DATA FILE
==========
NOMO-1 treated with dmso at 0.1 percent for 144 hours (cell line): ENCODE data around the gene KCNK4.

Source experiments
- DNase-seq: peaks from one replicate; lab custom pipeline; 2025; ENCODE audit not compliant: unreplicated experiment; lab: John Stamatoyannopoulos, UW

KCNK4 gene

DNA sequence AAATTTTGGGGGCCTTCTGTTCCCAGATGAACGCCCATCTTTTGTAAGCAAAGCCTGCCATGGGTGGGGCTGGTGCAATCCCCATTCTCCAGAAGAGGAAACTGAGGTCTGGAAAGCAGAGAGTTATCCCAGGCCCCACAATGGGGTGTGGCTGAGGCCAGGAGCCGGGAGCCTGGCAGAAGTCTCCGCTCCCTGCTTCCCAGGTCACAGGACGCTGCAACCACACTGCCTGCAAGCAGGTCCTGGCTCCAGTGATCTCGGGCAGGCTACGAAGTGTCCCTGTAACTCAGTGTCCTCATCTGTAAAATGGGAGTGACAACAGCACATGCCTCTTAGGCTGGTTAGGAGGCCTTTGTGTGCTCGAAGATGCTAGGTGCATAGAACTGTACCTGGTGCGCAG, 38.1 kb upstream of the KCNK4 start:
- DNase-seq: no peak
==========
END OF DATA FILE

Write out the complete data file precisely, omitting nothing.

NOMO-1 treated with dmso at 0.1 percent for 144 hours (cell line): ENCODE data around the gene KCNK4.

Source experiments
- DNase-seq: peaks from one replicate; lab custom pipeline; 2025; ENCODE audit not compliant: unreplicated experiment; lab: John Stamatoyannopoulos, UW

KCNK4 gene

DNA sequence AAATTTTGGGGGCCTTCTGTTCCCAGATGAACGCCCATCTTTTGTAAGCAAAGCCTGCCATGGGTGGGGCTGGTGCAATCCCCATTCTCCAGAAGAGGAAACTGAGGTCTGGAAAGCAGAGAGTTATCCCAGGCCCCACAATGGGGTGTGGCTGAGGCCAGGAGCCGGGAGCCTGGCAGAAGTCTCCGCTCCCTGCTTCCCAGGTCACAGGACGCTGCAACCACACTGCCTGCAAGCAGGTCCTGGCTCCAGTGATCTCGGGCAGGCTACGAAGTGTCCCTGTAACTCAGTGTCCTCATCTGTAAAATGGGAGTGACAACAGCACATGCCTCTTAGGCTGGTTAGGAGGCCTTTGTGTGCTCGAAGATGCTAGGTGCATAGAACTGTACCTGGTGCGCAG, 38.1 kb upstream of the KCNK4 start:
- DNase-seq: no peak